It’s worth losing votes on the basis of principle, says Gwen Ngwenya
The DA's head of policy Gwen Ngwenya says losing votes is an acceptable price to pay for the party sticking to its core principles.
However, she added during a media briefing on Monday that there was no evidence that voters will not support the new policies the DA adopted during its first-ever policy conference at the weekend.
The party lost votes for the first time during the 2019 general elections, and has been on a path to determine its identity since then.
Last week, former Gauteng leader John Moodey, in a statement announcing his resignation from the party, said the leaders of the DA would be happy with receiving between 15% and 20% of the national votes. Interim leader John Steenhuisen has subsequently rubbished Moodey's claim.
While the DA over the past few years had faced an identity crisis in terms of what it stood for and what it is, the party this weekend took a clear stance on the direction it was taking, including on some of the most controversial issues that have divided the party, such as race and redress.
The party has rejected race as a criteria to categorise South Africans, taking a colour-blind approach to one of the most sensitive issues in the country, while simultaneously adopting redress as one of its principles.
While the party's policy was initially that race was a proxy for disadvantage, the DA now adopted a principle of non-racialism, which it defines as the “rejection of race as a way to categorise and treat people, particularly in legislation”.
There’s just zero evidence to say that South Africans would not support a policy which is both non-racial and achieves economic inclusion.Gwen Ngwenya
“Of course it’s worth losing votes on the basis of principle,” Ngwenya said on Monday, citing the death penalty as an example.
“But the question is: will we lose votes on the basis of principle? I think this question is asked as though the case has been established that large groups of South Africans are hostile to this policy, and nobody has made that case at all.”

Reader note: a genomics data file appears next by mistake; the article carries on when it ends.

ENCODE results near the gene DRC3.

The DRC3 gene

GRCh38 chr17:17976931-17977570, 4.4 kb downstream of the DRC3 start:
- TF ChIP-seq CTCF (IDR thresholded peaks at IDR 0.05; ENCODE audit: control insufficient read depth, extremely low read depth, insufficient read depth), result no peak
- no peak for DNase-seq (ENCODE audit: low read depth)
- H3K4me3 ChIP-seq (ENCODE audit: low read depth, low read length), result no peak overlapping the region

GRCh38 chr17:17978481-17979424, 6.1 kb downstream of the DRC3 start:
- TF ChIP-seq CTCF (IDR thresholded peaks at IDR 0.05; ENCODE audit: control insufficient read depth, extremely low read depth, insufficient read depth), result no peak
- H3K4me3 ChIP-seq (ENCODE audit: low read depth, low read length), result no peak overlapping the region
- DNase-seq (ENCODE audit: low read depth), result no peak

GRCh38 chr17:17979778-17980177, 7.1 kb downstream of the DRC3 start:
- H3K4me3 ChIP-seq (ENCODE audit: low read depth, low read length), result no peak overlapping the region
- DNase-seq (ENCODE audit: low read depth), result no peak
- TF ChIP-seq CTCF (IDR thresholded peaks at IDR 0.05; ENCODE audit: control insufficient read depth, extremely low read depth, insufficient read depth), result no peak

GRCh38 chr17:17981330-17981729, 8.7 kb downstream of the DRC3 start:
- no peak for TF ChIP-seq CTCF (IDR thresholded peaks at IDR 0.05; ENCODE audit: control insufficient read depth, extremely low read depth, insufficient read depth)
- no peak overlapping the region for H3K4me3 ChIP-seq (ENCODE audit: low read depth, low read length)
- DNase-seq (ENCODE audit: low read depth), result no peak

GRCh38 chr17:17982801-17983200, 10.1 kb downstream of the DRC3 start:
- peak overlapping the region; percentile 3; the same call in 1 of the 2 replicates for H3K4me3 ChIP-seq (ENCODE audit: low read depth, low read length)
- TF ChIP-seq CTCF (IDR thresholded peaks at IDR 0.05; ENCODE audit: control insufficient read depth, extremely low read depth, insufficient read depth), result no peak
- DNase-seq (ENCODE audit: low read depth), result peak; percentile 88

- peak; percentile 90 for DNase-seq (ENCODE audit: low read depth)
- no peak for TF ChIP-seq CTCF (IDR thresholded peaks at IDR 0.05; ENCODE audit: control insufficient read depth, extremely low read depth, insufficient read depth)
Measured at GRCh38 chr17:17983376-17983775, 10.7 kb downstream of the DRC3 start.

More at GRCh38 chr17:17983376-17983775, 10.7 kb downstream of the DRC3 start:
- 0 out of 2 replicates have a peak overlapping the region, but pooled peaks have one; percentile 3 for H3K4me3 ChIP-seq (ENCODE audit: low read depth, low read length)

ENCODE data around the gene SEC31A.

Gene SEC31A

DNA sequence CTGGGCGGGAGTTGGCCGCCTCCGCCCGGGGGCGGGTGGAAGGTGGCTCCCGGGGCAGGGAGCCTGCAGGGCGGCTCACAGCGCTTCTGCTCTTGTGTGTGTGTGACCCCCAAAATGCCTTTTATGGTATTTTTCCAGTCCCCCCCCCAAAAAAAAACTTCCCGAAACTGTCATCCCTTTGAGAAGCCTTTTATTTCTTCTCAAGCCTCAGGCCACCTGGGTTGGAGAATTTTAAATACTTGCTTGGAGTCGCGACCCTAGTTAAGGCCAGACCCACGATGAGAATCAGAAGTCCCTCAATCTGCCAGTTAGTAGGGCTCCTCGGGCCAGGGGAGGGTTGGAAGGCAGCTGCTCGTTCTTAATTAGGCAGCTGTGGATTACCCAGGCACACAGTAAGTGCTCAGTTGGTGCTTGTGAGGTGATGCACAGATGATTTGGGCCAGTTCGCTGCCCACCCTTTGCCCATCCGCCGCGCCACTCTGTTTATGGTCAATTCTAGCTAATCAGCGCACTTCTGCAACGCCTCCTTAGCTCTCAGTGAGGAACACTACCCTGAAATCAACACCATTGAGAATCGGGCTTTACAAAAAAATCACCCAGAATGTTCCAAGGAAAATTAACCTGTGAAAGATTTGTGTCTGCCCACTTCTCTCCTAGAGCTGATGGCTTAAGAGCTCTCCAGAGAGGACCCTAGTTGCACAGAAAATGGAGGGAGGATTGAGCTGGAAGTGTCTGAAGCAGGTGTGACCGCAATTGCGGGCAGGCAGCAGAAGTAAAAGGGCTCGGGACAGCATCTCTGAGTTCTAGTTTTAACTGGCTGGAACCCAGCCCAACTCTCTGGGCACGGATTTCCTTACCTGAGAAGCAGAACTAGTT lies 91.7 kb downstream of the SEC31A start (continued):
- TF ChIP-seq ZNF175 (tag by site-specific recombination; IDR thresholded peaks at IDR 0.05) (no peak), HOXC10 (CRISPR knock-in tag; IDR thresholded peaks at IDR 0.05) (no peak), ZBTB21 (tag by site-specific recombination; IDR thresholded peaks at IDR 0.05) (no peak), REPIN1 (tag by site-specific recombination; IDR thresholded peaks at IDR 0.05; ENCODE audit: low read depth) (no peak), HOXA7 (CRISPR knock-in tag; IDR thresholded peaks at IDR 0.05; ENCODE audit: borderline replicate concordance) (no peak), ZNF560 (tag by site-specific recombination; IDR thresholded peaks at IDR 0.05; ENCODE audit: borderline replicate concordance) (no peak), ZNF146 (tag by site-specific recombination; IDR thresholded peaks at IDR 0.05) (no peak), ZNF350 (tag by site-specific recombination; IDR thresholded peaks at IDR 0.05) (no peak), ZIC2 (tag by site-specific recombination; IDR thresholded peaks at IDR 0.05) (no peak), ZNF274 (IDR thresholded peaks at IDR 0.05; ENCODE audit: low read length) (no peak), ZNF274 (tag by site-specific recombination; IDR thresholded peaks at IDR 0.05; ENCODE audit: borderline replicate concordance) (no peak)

She said policy should not be approached on the basis of what was popular, but rather on principles and evidence.
“I think we mustn't short-sell South Africans,” she said. “People do have the capacity to listen, to potentially be persuaded by good arguments.”
She emphasised that there were many South Africans who would like to move away from all legacies of apartheid and want to be included in the economy.
“There’s just zero evidence to say that South Africans would not support a policy which is both non-racial and achieves economic inclusion,” she said.
The crucial policy adopted over the weekend was the DA's answer to achieving economic inclusion.
The economic justice document states that it seeks to address both the legacy of economic exclusion, while simultaneously freeing South Africans from apartheid race classification.
“If there is a possibility that we can achieve both these noble goals, we must do so. We know what stands in the way of economic inclusion: there are long-standing inequalities which have their roots in an apartheid and colonial past, and which have been worsened by an incapable and corrupt state,” the policy states.
The document also focuses on what the DA classifies as the key drivers of inequality of opportunity, which include a failed state, poverty, unemployment and low quality of education outcomes.
Ngwenya said one can reject racial classification while also acknowledging racism, which the DA has done.